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Yet One More Word on New York Estate Taxes

Yet One More Word on New York Estate Taxes

August 3, 2015

Authored by: Stacie J. Rottenstreich, Karin Barkhorn and Edward Peck

ThinkstockPhotos-466616312The New York State Department of Taxation and Finance recently issued a Technical Memorandum explaining the 2015 legislative amendments to the major New York State estate tax reform provisions enacted in 2014 and reported on this blog last year. The amendments are all effective retroactive to April 1, 2015.

The amendments made clear that the following tax tables are permanent.

Basic Estate Tax Exclusion Amount increases are to be phased in as follows for New York residents or non-residents owning real property located in New York State during the period listed:

 

 

April 1, 2014 – March 31. 2015: $2,062,500;

April 1, 2015 – March 31, 2016: $3,125,000;

April 1. 2016 – March 31, 2017: $4,187,500;

April 1, 2017 –

Proposal to Reform New York State Estate Tax System

Proposal to Reform New York State Estate Tax System

January 26, 2015

Authored by: Stacie J. Rottenstreich and Karin Barkhorn

177572431As reported on this blog last year, New York State modified its estate tax system by gradually increasing the estate tax exemption along with some other changes. The hope and intent were to keep New York State’s estate tax more competitive and in line with other states within the country to prevent a migration of New Yorkers from the state to avoid state estate tax. However, the language in the New York State stature which made these modifications created some significant problems for New Yorkers. The New York State Society of Certified Public Accountants, through its Estate Planning Committee, has proposed some additional reforms to the New York tax law (the “Proposal”) which attempt to eliminate some of the perceived unfairness in current New York law.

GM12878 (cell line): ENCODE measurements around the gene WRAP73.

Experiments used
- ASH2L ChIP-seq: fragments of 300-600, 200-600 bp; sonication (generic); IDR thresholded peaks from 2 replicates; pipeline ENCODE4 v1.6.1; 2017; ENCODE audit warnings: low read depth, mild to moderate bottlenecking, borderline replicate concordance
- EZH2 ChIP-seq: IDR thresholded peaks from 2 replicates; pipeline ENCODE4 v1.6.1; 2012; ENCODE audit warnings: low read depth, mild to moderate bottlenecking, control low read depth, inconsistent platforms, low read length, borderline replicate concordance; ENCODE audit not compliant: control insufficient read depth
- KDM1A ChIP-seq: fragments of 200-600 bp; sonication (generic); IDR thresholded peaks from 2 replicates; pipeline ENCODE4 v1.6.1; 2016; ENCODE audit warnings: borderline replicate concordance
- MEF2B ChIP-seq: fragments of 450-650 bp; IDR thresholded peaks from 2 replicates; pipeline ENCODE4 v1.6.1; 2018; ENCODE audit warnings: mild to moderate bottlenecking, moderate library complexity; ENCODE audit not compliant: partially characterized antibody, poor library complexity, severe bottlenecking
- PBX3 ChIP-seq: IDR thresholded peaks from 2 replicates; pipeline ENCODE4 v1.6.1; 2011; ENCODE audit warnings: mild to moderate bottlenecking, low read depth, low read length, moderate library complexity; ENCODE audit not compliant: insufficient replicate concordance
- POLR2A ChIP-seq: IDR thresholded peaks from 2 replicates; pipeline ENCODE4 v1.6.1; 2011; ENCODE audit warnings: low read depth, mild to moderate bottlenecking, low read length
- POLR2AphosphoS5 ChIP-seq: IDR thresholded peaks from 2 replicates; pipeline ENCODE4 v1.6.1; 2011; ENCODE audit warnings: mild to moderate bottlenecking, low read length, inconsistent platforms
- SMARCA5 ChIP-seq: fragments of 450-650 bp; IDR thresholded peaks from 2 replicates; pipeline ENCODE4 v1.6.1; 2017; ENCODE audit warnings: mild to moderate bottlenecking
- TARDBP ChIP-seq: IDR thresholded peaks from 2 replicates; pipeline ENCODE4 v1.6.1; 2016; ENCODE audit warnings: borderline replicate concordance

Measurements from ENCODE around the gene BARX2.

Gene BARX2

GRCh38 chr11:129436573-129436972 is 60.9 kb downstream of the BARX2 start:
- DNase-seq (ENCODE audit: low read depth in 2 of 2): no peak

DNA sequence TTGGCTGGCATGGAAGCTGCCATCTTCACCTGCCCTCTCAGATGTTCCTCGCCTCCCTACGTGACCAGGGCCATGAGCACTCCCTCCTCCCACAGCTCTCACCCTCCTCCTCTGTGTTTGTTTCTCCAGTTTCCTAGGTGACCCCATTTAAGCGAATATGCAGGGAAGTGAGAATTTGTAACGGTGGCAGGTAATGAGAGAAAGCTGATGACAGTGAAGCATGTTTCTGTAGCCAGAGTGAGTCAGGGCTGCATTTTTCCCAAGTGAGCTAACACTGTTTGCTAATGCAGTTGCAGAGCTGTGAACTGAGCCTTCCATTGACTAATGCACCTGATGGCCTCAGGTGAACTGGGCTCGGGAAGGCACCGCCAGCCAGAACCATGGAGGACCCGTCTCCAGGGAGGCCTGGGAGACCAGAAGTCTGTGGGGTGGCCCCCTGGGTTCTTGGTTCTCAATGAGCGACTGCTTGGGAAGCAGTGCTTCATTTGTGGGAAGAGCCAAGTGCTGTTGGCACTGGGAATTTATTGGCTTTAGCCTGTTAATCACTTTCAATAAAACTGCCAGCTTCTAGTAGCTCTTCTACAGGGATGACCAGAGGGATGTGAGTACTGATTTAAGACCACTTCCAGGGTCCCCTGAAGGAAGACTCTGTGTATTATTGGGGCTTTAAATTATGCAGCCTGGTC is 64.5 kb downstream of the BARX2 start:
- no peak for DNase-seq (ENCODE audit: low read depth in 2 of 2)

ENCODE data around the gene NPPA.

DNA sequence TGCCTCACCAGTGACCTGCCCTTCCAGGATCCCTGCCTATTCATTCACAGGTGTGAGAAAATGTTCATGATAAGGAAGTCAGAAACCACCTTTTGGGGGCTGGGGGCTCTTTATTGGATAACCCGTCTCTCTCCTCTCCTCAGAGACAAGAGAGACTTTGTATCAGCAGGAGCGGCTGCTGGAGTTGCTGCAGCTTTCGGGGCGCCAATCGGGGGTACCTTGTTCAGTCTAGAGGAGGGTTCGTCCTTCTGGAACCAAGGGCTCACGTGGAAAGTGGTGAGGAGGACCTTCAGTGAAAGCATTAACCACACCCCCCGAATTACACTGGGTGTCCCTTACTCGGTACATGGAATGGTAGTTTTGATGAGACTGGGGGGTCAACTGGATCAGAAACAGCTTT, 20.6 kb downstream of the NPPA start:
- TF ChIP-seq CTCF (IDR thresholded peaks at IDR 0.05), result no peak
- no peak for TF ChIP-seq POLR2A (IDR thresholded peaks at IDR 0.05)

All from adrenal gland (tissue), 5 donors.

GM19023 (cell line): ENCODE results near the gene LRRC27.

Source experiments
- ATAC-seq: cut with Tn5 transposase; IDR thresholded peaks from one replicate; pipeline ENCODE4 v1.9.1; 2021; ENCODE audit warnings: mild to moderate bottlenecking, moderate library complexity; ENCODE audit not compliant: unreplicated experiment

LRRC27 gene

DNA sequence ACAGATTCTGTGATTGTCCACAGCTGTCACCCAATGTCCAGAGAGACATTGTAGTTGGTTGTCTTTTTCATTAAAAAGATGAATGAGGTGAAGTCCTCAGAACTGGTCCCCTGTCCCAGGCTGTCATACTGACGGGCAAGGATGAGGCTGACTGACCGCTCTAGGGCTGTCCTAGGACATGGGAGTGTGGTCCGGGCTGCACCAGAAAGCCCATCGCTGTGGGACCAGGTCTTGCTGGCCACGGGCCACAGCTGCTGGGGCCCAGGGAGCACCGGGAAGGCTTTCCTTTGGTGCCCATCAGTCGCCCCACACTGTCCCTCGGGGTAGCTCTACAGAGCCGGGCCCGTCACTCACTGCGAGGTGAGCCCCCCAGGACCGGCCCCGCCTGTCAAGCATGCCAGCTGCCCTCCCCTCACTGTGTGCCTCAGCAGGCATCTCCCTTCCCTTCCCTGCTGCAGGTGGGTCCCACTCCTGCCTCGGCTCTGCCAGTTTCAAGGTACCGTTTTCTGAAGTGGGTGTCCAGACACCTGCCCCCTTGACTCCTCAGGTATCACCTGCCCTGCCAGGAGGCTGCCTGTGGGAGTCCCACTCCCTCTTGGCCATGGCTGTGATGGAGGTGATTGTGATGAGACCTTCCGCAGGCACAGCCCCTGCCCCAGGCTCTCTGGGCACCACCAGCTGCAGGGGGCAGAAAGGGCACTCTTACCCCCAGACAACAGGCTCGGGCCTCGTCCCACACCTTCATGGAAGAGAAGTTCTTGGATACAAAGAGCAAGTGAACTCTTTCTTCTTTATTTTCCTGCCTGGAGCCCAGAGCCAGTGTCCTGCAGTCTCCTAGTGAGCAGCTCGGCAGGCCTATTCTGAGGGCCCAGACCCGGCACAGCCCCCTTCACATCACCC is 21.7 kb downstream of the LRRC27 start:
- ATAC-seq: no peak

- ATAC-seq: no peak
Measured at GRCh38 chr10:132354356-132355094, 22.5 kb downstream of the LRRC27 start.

As it currently stands, for a New Yorker

Update: New York Budget Bill Makes Changes to Estate Tax Law

Update: New York Budget Bill Makes Changes to Estate Tax Law

September 9, 2014

Authored by: Stacie J. Rottenstreich

statuteofliberty  Update: New York State’s Department of Taxation and Finance recently released a summary of the changes made to New York’s estate tax law earlier this year which were previously reported on this blog.  As reported before these changes were rather significant and are worth repeating.

Do You Know Which States are Trying to Tax Your Trust?

451594605In an environment in which states are continuously searching for methods of increasing tax revenues, a major consideration for any settlor, beneficiary or trustee of a trust should be where the trust might be subject to income tax. The days of a trust being taxed in the state where it has its “principal place of administration” are quickly fading, as we enter into a new era in which states are increasing attempting to tax trusts with minimal contacts to the jurisdiction.

New York Budget Bill Makes Changes to Trust Income Tax

New York Budget Bill Makes Changes to Trust Income Tax

April 16, 2014

Authored by: Stacie J. Rottenstreich and Karin Barkhorn

The New York Budget bill made changes not only in the estate tax arena, as previously reported on this blog, but also to the income taxation of certain trusts.